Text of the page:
ELLEN BROTSKY joins Catalyst Project after serving on the Braden Leadership Team in 2018 and 2019. Born and raised in a secular, Jewish, left-wing family in San Francisco, she has always lived on Ohlone land in the SF Bay Area. From her family she learned 3 important lessons that have served her well in life: capitalism is bad, Never Again means Never Again for Anyone, and don’t talk to the FBI. While in high school, Ellen organized a student union, visited Cuba with the first Venceremos Brigade in 1969, and participated in demonstrations against the Viet Nam war and in support of ethnic studies at SF State. These experiences deepened her commitment to anti-imperialist organizing and to fighting racism and capitalism. Her 20’s were spent organizing with communist organizations where she experienced how racism, patriarchy and sectarianism worked against building mass movements and sustainability. While raising her children, she primarily organized in the schools and in the community. Israel’s 2014 attack on Gaza motivated her to focus on political organizing again. She was thrilled to re-enter a left movement that had radically changed and which had so much to teach her about the centrality of white supremacy and racial capitalism, about gender oppression in all its forms and about settler colonialism in the US and Israel.
Ellen joined Jewish Voice for Peace in 2014, where she organizes Jews in solidarity with the Palestinian people and to transform Jewish community into one not tied to Zionism. She is passionate about helping Jews understand that safety from antisemitism comes through solidarity and shared struggle for collective liberation, not through Zionism and a settler colonialist state. Ellen organized with the coalition that successfully ended Alameda County’s racist Urban Shield swat team training and is proud to have participated in disruptions of both Jewish Zionist and Christian Zionist gatherings. Ellen loves baseball and cats, enjoys reading novels and hiking, and loves spending time with her grandchild.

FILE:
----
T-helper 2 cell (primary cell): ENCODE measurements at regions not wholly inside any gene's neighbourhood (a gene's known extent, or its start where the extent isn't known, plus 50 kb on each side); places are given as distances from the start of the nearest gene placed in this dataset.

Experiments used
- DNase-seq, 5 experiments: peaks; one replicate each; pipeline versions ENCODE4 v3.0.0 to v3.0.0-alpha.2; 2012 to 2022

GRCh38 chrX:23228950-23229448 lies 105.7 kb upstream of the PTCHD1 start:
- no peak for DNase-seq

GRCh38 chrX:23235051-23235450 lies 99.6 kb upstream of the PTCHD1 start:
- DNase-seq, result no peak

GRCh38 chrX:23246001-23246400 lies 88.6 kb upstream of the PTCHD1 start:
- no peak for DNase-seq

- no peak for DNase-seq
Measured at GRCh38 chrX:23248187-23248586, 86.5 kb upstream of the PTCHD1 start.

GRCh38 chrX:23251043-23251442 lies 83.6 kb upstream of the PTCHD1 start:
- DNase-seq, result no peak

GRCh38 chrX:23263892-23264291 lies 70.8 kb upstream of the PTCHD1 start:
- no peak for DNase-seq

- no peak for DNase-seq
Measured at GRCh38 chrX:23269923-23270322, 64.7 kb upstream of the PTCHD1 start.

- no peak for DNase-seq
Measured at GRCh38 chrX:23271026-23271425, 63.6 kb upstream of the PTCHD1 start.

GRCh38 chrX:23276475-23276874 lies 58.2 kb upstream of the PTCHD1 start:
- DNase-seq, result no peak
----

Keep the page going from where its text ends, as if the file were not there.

LEE GARGAGLIANO joined Catalyst Project after serving on the Anne Braden Program Leadership Team in spring of 2018. Much of Lee’s political work has been focused in the struggle for justice for Palestinians. As an organizer with the International Jewish Anti-Zionist Network based in Chicago and the Bay Area, Lee contributed to campaigns working to expose the settler-colonial nature of Zionism and its ties with US imperialism, as well as its cooptation of Jewish histories of oppression and resistance. He came to the struggle against Zionism after growing up in a radical, secular, Ashkenazi, Yiddishkite community that taught him to draw on those Jewish legacies that stand against oppression and with collective liberation.
Lee was an adult educator working with high school equivalency and English language students for 12 years, helping them to realize their educational goals and recognize their own capabilities.
Lee is a pizzabagel from Brooklyn who has strong opinions about both pizza and bagels. His politics were shaped by his parents who were politically active with People Against White Supremacy (PAWS) in the 1980s, and his mom was a part of Womansong, a feminist chorus. Lee is an avid soccer player and member/player of Left Wing FC.